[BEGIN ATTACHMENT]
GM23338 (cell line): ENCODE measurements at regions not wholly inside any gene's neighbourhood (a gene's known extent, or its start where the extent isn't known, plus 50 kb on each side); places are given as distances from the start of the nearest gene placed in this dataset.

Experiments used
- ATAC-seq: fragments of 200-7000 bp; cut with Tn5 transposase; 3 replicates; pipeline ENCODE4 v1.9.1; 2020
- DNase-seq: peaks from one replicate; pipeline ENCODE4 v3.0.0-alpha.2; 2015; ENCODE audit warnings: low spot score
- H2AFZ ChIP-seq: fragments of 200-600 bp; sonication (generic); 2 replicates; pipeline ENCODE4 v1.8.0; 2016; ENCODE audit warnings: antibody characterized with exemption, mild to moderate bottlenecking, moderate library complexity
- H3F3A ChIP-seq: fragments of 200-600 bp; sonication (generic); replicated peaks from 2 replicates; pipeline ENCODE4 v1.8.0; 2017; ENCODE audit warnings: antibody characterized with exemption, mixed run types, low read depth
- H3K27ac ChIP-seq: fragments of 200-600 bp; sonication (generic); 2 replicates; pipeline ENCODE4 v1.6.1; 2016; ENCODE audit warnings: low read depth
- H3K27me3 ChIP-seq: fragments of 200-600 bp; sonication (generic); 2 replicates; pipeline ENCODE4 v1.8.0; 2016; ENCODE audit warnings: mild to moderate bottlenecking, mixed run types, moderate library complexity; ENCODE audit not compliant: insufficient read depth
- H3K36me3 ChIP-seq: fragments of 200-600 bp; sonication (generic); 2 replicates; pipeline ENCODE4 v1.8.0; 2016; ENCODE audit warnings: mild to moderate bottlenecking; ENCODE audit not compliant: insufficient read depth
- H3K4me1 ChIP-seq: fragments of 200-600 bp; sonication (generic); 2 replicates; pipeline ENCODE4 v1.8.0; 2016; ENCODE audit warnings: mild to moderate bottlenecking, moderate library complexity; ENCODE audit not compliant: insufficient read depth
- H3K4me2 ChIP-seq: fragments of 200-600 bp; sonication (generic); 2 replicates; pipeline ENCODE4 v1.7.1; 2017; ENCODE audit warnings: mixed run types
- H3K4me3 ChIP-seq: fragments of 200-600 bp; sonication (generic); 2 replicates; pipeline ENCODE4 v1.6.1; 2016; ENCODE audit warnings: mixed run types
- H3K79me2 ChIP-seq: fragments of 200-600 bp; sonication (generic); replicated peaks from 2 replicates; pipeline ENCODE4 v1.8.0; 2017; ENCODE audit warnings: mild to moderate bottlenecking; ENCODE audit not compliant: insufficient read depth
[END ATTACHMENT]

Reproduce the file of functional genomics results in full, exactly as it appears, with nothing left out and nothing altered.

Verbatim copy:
GM23338 (cell line): ENCODE measurements at regions not wholly inside any gene's neighbourhood (a gene's known extent, or its start where the extent isn't known, plus 50 kb on each side); places are given as distances from the start of the nearest gene placed in this dataset.

Experiments used
- ATAC-seq: fragments of 200-7000 bp; cut with Tn5 transposase; 3 replicates; pipeline ENCODE4 v1.9.1; 2020
- DNase-seq: peaks from one replicate; pipeline ENCODE4 v3.0.0-alpha.2; 2015; ENCODE audit warnings: low spot score
- H2AFZ ChIP-seq: fragments of 200-600 bp; sonication (generic); 2 replicates; pipeline ENCODE4 v1.8.0; 2016; ENCODE audit warnings: antibody characterized with exemption, mild to moderate bottlenecking, moderate library complexity
- H3F3A ChIP-seq: fragments of 200-600 bp; sonication (generic); replicated peaks from 2 replicates; pipeline ENCODE4 v1.8.0; 2017; ENCODE audit warnings: antibody characterized with exemption, mixed run types, low read depth
- H3K27ac ChIP-seq: fragments of 200-600 bp; sonication (generic); 2 replicates; pipeline ENCODE4 v1.6.1; 2016; ENCODE audit warnings: low read depth
- H3K27me3 ChIP-seq: fragments of 200-600 bp; sonication (generic); 2 replicates; pipeline ENCODE4 v1.8.0; 2016; ENCODE audit warnings: mild to moderate bottlenecking, mixed run types, moderate library complexity; ENCODE audit not compliant: insufficient read depth
- H3K36me3 ChIP-seq: fragments of 200-600 bp; sonication (generic); 2 replicates; pipeline ENCODE4 v1.8.0; 2016; ENCODE audit warnings: mild to moderate bottlenecking; ENCODE audit not compliant: insufficient read depth
- H3K4me1 ChIP-seq: fragments of 200-600 bp; sonication (generic); 2 replicates; pipeline ENCODE4 v1.8.0; 2016; ENCODE audit warnings: mild to moderate bottlenecking, moderate library complexity; ENCODE audit not compliant: insufficient read depth
- H3K4me2 ChIP-seq: fragments of 200-600 bp; sonication (generic); 2 replicates; pipeline ENCODE4 v1.7.1; 2017; ENCODE audit warnings: mixed run types
- H3K4me3 ChIP-seq: fragments of 200-600 bp; sonication (generic); 2 replicates; pipeline ENCODE4 v1.6.1; 2016; ENCODE audit warnings: mixed run types
- H3K79me2 ChIP-seq: fragments of 200-600 bp; sonication (generic); replicated peaks from 2 replicates; pipeline ENCODE4 v1.8.0; 2017; ENCODE audit warnings: mild to moderate bottlenecking; ENCODE audit not compliant: insufficient read depth